Every now and then I analyze a company that sends so many mixed messages and has so many distracting signals, I don't know how to feel about it. General Electric is the first company of this sort I've had in several years. I have held my General Electric (GE) shares for years and they pay me about $500 per year, but it's time I take another stab at this beast and see if I will buy, sell or hold.
General Electric (GE) is the quintessential conglomerate. Headquartered in Connecticut, this multinational behemoth owns and runs businesses the world over. Most people know GE best as the maker of small appliances for their home or engines on planes. GE, however, produces so much more. Its health care division builds and markets MRI and CAT Scan machines. Its generators and turbines produce power. Its oil and gas division sells equipment to aid in the drilling and pumping of hydrocarbons. GE even has a financial division that provides loans and short-term commercial paper. It was the financial division (GE Capital) that caused the parent company so much heartache during the financial crisis.
So let's dive into the numbers and take a look at GE today. I always like to take a look at the return on equity numbers for any company I'm analyzing. In this case they are:
For a look at the revenue per share, see the chart below
Those revenue per share figures and ROE figures look pretty rocky. Let's dig a little deeper. The price to earnings ratio is over 18, which is pretty expensive for a company of this size. GE pays a divided of about 3.5%, but the payout has is still below where it was 10 years ago. On the positive side, GE has been raising its dividend lately, and the future ability to grow that dividend appears to be somewhat likely with a dividend payout ratio of 57% this year. The free cash flow (FCF) and earnings per share (EPS) have been erratic since at least 2008. It's safe to say that GE went into the financial crisis with a large and unwieldy business model. It is realigning its businesses, but it's tough to predict future growth for GE. The past 10 years' financial numbers are shown below, but it's difficult to say how helpful they will be in predicting future growth. Please note that this data is for the 2003 to 2012 time period.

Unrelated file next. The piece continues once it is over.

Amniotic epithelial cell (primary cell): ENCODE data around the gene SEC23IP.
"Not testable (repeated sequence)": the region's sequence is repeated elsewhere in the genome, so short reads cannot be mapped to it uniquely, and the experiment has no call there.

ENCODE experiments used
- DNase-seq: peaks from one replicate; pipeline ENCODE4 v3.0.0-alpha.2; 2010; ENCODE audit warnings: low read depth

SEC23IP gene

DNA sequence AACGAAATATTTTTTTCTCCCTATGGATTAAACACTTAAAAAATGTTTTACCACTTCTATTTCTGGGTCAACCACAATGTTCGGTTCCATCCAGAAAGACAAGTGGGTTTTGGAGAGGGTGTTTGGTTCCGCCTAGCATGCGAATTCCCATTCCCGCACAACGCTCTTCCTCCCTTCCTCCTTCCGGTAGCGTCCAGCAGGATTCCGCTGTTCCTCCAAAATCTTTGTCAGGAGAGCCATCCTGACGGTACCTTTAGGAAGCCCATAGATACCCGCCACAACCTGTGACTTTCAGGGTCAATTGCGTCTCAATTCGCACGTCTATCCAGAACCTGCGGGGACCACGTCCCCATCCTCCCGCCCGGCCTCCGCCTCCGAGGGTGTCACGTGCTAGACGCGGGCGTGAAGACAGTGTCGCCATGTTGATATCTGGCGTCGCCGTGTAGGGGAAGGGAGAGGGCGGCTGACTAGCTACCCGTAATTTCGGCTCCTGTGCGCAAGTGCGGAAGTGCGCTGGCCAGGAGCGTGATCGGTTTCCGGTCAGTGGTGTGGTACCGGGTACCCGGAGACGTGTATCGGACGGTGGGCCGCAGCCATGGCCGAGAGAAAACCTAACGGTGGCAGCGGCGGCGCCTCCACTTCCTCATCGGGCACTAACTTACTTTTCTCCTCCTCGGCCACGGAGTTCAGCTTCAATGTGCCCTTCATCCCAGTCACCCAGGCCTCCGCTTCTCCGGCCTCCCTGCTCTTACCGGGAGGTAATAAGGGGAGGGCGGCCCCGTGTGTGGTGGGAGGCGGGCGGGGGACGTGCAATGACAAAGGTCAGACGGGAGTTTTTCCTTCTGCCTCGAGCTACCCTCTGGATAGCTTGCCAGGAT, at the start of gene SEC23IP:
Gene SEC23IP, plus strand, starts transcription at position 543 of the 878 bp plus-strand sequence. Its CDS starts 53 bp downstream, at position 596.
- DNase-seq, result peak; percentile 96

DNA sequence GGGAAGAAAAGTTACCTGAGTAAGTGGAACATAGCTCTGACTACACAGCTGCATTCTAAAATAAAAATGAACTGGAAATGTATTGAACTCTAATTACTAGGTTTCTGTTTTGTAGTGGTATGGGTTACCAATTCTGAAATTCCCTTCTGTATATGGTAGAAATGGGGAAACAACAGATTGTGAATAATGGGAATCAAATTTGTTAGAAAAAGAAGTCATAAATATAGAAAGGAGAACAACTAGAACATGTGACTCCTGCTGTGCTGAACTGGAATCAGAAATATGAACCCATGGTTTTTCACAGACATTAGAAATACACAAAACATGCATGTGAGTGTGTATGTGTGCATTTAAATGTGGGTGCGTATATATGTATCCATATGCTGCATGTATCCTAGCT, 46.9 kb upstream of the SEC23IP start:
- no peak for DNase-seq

The FCF and EPS figures above are a mess. GE has FCF and EPS BELOW where they were 10 years ago. It has, however, made significant strides in the past four years. In the table above you can see that I am assuming no earnings growth in my growth projections, which may be overly conservative. I like to discount my future earnings at 5%, which is historically the interest rate of “safer” investments. Five percent has also generally exceeded the rate of inflation, which is why I'm comfortable with it.
Using the valuation model in the table, GE appears to be a mess, and a difficult company to justify investing in. In fact, its stock price is currently trading around $25. I like to invest in companies at a significant discount to what I feel the companies are worth. After this valuation exercise, I have no idea what GE is worth, nor do I know what its future business will look like. It has been making huge investments in its oil and gas business recently, but given the expansion of oil and gas production it seems reasonable that profit margins in the oil/gas space will fall in the future.
To be fair, GE's debt figures are massively skewed by GE Capital. The parent company is slowly selling off and downsizing its GE Capital division, after learning its lesson in the financial crisis. I can be quite a bit more optimistic about General Electric once its GE Capital division is sold off. The industrial divisions of the company have been making some great strides in the last couple years. Still, I feel there are better places to invest my money!
I must point out that Jeffrey Immelt (CEO) and James Rohr (director) purchased over $1.2 million dollars of the stock in late January. Immelt's purchase was a little over $1 million by itself and executed today. I'm sure they know many things I don't, but...
What are your current thoughts about GE? Is it a premiere industrial growth machine, poised for for rampant global growth, or just an indebted behemoth poised to get crushed by the next recession?
Disclosure: I currently own GE shares that I bought during the financial crisis, but am not considering further investments at this time. This valuation is for informational purposes only and does not constitute a recommendation to buy, sell or hold any securities. I am not a financial professional. Data used in this article was gathered from Yahoo Finance and GuruFocus.com